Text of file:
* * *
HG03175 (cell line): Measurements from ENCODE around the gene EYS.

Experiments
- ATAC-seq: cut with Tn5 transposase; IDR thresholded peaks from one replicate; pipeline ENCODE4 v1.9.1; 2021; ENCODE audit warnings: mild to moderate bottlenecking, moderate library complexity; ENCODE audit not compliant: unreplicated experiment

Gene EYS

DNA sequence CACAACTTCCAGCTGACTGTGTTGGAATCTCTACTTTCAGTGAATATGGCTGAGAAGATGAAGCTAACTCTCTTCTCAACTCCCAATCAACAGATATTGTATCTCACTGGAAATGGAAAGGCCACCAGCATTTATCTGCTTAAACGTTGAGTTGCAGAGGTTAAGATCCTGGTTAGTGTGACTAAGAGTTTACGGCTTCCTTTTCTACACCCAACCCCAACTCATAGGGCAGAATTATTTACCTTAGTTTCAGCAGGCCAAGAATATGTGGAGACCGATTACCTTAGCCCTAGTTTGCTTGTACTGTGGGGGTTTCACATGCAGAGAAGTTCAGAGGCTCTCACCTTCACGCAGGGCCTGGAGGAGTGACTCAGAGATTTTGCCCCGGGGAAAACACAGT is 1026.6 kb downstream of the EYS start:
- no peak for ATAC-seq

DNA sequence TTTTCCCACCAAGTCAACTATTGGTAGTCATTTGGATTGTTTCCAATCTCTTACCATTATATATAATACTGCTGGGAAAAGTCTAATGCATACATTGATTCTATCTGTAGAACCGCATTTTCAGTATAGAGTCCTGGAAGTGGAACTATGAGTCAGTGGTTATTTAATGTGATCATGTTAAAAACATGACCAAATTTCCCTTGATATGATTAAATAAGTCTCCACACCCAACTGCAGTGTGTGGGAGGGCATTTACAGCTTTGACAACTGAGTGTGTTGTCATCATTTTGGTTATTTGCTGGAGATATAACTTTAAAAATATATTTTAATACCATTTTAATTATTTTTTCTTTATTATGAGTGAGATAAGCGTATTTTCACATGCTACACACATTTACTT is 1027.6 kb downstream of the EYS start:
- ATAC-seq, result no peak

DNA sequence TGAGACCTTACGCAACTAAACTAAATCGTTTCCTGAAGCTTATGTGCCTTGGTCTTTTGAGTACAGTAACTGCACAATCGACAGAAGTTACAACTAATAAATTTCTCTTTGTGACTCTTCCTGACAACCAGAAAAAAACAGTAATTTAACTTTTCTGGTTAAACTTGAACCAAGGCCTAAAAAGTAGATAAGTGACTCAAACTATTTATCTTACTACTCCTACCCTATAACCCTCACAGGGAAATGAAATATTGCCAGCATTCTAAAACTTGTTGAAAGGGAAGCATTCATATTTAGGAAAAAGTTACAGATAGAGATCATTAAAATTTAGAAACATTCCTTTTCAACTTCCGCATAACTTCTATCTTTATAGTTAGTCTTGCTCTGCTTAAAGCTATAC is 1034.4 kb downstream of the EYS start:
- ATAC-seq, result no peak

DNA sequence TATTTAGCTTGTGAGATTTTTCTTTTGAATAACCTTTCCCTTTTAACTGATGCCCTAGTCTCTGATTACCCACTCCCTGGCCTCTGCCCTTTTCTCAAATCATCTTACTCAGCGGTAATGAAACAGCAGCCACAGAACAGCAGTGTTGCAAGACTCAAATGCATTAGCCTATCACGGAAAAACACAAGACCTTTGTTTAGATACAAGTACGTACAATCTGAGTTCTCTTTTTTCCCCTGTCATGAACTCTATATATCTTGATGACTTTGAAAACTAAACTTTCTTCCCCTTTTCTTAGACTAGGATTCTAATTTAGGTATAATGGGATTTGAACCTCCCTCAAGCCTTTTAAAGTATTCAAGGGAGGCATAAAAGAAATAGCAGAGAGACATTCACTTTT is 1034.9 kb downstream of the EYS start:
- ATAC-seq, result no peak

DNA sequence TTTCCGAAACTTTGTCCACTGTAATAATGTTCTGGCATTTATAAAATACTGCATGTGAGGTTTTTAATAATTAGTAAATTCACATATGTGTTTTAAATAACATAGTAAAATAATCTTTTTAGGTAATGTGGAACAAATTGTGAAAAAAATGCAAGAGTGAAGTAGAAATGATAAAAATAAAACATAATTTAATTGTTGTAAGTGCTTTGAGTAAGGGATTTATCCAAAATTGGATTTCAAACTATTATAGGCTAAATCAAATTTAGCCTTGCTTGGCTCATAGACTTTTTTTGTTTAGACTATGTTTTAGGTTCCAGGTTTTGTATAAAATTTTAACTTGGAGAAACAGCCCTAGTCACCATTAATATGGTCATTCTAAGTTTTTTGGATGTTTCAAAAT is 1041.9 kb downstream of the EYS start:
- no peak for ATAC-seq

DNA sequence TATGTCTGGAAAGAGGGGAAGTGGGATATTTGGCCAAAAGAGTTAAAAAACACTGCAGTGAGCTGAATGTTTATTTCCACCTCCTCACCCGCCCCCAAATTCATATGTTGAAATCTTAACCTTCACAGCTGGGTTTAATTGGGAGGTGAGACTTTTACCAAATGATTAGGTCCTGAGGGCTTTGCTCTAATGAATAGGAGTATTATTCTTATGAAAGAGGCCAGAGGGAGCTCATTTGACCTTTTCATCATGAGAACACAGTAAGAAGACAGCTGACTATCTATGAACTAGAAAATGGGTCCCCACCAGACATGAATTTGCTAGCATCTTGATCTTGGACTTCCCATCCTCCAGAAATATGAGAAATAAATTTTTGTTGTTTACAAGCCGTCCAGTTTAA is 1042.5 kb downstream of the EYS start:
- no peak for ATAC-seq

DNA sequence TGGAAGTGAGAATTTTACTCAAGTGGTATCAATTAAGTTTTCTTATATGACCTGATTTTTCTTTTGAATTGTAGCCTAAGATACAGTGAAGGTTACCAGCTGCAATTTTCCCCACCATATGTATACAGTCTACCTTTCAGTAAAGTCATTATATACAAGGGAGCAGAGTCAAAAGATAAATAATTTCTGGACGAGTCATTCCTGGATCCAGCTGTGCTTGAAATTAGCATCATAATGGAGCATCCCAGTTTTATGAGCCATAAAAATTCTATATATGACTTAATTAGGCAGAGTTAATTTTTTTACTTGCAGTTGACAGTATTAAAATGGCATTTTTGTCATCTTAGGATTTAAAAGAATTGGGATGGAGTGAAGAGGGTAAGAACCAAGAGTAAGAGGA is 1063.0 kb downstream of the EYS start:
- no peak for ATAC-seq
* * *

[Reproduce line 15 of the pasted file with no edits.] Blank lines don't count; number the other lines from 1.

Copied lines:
DNA sequence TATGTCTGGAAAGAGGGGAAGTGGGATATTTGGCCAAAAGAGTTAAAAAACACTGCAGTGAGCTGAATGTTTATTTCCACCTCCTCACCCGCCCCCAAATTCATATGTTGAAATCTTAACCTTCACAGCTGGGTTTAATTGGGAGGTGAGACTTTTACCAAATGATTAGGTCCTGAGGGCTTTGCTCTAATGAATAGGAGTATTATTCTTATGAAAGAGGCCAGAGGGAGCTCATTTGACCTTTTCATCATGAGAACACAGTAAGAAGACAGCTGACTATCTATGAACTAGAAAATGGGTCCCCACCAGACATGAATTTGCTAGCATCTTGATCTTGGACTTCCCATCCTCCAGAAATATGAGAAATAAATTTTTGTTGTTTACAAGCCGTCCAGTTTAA is 1042.5 kb downstream of the EYS start: